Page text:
On a hillside on the edge of Winona, a flat stone sinks farther into the soft and grassy earth every year: the weathered grave of a forgotten veteran of a forgotten war with Spain. Little red, white, and blue flags pepper the cemetery each Veterans Day, but this stone is unadorned. For years, there was hardly a sign that the man buried below carried his country's arms; even his name was weathered almost beyond recognition.
This spring Matt Aufderhar and nine other volunteers from Boy Scout Troop 14 spent hours and hours working their way through St. Mary's Cemetery in Winona with GPS units and clipboards. The boys and a few parents went row by row, marked the graves of known veterans, discovered some forgotten ones, and entered all of their notes into a spreadsheet. At times, Aufderhar made rubbings of the most worn tombstones, to better discern whether they were engraved with a record of military service. Now, all of the graves and names of the veterans buried at the cemetery, 1,271 of them according to Aufderhar, can be found in a matter of minutes.
Visitors to St. Mary's Cemetery seeking relatives or researching local history can find Aufderhar's list of veterans and their graves at the cemetery office building, where they may also borrow a GPS unit that will direct them to within feet of the grave they are seeking. The project had its public debut on Monday, Veterans Day.
The list will be helpful on Memorial Day, when the Winona Veterans of Foreign Wars (VFW) place flags at the graves of all veterans in the cemetery. In the past, VFW volunteers relied on clearly marked tombstones, bronze stars hung next to graves, or just their own memories to make sure that every veteran's grave had a flag. "But the problem is, over the course of the years, some of the stars have disappeared," explained VFW Post 1287 Commander Jim Lukaszewki. Try as they may, flag planters miss graves, and family members visiting those graves are left wondering why their loved one did not receive the same honor.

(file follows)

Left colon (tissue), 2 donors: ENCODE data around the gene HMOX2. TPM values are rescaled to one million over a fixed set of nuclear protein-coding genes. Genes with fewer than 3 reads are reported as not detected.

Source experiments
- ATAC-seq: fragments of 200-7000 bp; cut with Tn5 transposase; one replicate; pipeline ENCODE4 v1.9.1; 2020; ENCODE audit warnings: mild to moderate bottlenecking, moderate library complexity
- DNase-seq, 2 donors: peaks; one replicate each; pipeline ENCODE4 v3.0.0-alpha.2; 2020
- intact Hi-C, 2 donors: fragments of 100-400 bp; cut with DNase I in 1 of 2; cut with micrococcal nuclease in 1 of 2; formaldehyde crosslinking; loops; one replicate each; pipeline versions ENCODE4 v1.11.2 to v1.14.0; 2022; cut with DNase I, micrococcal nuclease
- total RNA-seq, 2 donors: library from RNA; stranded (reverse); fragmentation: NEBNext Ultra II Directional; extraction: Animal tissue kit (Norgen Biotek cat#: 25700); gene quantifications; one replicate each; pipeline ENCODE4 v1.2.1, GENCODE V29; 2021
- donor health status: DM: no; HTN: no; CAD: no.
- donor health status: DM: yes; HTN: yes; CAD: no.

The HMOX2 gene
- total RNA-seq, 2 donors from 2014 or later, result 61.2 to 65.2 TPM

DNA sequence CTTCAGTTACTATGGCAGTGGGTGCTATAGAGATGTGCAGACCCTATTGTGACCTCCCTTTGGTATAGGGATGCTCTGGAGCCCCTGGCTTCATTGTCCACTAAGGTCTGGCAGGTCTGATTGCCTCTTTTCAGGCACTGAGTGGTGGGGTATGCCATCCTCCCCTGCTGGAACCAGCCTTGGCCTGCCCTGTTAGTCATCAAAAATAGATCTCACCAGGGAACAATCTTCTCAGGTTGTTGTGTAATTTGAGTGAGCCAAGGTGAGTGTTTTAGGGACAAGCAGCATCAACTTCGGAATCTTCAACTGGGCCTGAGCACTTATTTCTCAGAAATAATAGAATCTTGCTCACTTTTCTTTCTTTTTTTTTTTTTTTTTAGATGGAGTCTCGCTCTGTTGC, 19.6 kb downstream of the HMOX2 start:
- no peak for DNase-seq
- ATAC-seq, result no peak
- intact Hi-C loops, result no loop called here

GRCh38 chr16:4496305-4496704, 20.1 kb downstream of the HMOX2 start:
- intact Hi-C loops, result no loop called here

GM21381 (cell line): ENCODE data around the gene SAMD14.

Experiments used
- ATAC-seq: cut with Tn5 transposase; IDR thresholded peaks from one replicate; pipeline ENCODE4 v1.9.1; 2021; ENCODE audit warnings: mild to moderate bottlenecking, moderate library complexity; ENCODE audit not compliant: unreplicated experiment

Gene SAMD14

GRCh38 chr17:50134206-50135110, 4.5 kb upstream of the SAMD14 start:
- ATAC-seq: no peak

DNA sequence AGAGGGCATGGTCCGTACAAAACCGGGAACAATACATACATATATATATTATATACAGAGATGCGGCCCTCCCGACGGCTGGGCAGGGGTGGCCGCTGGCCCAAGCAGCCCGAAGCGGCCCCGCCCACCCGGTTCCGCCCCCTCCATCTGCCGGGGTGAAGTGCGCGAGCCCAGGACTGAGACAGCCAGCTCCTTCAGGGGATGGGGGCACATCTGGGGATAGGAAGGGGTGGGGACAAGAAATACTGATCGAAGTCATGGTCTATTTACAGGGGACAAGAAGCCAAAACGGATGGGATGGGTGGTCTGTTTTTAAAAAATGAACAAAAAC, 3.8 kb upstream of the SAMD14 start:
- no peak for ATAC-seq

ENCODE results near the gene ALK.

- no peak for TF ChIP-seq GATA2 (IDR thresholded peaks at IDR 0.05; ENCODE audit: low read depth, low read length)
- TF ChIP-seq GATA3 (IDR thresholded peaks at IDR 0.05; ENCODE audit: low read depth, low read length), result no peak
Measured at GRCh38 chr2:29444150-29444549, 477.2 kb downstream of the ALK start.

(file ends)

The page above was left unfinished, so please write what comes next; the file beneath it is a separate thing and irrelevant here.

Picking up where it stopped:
"It's about getting the recognition that these veterans deserve. The least we can do is make sure that they have recognition on Memorial Day," Lukaszewski said. The VFW had long wanted to compile a complete list and map the location of veterans in the cemetery.
Local Boy Scout and VFW leaders suggested the idea to Aufderhar for his Eagle Scout project and he ran with it. Aufderhar was already enamored with orienteering — a sport in which people use a map and a compass to travel along a route they do not know. He and other scouts would set up challenge courses at local state parks and test their skills with compasses and GPS units. Originally, the GPS mapping was what attracted Aufderhar to the project, "but after I learned more about it, I though it was a really cool idea to help families find people," he said. "I was pretty interested in seeing the graves from the Spanish American War, graves that haven't been visited in a really long time," he added.
Creating the comprehensive list has been a project the VFW has long wanted to complete. "Matt just up and did it," Lukaszewski explained. "This was a pretty aggressive undertaking," he added.
Looking out at the fields of graves he had combed, Aufderhar agreed, "It was a lot to write down."
Woodlawn Cemetery is older and larger, with Civil War era graves, said Lukaszewski. Mapping of the veterans there would be a "Herculean task," he commented. Perhaps it is a task for more than one Eagle Scout project.
A binder with names, ranks, and other information about the veterans buried at St. Mary's Cemetery, along with a GPS donated by the VFW, is available at the cemetery office building from 8:30 am. to 4:30 p.m. Monday through Friday.